Matt came to Studio 360 in 2014 from Louisville, Kentucky, where he was a features reporter for the Courier-Journal. There, he wrote about celebrity chefs, the world’s largest collection of poisonous snakes, and a former monk turned furniture maker to the presidents. He also taught courses on literary journalism, feature writing, and arts and culture reporting at Bellarmine University. Although he lived for four years in Louisville, he still doesn’t know how to bet on a horse race. His writing has appeared in Salon, The New York Observer, USA Today, the Detroit Free Press, The Rumpus and elsewhere. A former Studio 360 intern, Matt’s first piece for the show was on the design of that quintessential 1970s mode of transportation, the moped.
Film School in Six Minutes
Thursday, August 14, 2014 - 08:00 AM
In his series of videos Every Frame a Painting, Tony Zhou goes deep into the craft of filmmaking. Zhou dissects techniques — including lateral tracking shots, dramatic silence, matching cuts — with examples from filmmakers like Steven Spielberg, Martin Scorsese, Edgar Wright, and Bong Joon-ho. It's basically like taking a filmmaking course from a very funny, slightly profane professor. And even if you just like watching movies and want to know more about how they're made, you're in for a treat.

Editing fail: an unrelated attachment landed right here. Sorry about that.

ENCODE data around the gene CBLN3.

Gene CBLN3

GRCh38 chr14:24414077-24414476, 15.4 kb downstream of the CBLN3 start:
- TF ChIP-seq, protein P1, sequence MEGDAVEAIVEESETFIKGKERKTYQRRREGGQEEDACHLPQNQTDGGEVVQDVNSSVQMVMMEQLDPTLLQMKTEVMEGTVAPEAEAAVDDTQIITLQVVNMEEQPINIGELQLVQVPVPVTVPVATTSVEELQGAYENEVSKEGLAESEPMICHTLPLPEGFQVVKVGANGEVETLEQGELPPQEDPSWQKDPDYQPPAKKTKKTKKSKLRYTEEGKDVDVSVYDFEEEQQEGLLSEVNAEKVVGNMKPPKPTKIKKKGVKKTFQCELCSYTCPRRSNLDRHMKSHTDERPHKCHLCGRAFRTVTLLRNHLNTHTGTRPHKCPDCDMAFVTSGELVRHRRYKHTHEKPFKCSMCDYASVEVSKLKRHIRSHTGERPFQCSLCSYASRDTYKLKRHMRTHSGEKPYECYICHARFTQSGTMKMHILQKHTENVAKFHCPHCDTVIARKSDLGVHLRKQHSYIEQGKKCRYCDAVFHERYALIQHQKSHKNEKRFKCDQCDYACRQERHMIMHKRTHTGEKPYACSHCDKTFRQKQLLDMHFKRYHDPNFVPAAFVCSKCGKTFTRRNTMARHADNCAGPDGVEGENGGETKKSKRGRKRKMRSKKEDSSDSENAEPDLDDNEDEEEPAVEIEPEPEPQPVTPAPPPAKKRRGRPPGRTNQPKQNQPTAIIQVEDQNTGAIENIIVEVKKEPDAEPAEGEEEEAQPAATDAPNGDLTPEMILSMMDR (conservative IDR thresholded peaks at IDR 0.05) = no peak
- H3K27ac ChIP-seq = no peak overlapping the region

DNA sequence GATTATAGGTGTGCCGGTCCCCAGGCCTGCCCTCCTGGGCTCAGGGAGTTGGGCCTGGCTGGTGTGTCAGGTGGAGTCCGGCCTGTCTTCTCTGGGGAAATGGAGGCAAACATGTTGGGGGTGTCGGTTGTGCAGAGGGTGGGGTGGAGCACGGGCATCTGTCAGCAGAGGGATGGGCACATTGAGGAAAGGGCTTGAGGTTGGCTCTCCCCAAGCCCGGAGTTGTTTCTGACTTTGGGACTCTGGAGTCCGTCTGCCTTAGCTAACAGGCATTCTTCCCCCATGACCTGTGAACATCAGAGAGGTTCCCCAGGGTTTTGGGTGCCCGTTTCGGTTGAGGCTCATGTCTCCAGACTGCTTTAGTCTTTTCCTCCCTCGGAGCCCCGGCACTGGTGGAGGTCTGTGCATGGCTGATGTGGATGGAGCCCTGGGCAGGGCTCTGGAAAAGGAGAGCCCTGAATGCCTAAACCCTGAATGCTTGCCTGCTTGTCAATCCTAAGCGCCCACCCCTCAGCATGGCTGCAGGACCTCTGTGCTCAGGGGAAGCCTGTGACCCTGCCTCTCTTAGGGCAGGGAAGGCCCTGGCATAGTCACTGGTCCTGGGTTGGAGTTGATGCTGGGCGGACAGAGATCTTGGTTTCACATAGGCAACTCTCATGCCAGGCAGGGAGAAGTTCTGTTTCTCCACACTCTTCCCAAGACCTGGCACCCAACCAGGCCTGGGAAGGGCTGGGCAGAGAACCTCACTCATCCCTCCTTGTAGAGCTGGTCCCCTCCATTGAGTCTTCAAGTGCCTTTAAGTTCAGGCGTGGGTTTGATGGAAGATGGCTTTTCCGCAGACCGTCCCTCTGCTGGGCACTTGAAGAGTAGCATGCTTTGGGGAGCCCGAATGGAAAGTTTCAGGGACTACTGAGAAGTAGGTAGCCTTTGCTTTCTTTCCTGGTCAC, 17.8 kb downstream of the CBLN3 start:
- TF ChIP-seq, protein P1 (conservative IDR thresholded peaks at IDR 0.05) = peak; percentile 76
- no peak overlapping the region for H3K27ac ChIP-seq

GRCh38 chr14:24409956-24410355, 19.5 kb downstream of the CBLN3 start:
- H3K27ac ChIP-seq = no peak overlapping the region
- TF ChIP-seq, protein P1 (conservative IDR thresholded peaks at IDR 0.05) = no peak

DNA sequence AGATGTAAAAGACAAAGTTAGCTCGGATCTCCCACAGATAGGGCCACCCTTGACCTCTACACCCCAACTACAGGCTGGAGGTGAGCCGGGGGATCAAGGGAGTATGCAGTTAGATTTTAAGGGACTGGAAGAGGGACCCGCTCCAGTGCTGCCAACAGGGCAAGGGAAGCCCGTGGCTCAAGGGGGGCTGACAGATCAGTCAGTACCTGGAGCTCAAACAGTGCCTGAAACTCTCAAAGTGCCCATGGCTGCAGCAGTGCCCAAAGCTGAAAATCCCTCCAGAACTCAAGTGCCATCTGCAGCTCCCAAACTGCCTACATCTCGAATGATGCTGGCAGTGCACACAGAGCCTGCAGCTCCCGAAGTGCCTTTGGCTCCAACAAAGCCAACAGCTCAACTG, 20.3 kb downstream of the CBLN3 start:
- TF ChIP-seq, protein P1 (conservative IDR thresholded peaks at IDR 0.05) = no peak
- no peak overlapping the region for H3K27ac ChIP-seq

Here, he looks at the ways Scorsese deploys silence in movies from Taxi Driver to The Wolf of Wall Street. Why should I watch a six minute video about silence, you ask? Trust me, Zhou makes it riveting.
In this one, Zhou shows how the director Bart Layton uses camera position and eye contact in his 2012 documentary The Impostor to draw you into a con-artist's game.
This one is about how director Edgar Wright (Shaun of the Dead, Hot Fuzz, The World's End) uses a whole range of visual comic techniques that have fallen into disuse in the highly verbal comedy of the Apatow school.
But Zhou doesn't restrict himself to auteurs. Here, he takes a serious look at one of the most derided filmmakers working today, Michael Bay. "What is Bayhem?" Zhou asks. "It's the use of movement, composition, and fast editing to create a sense of epic scale."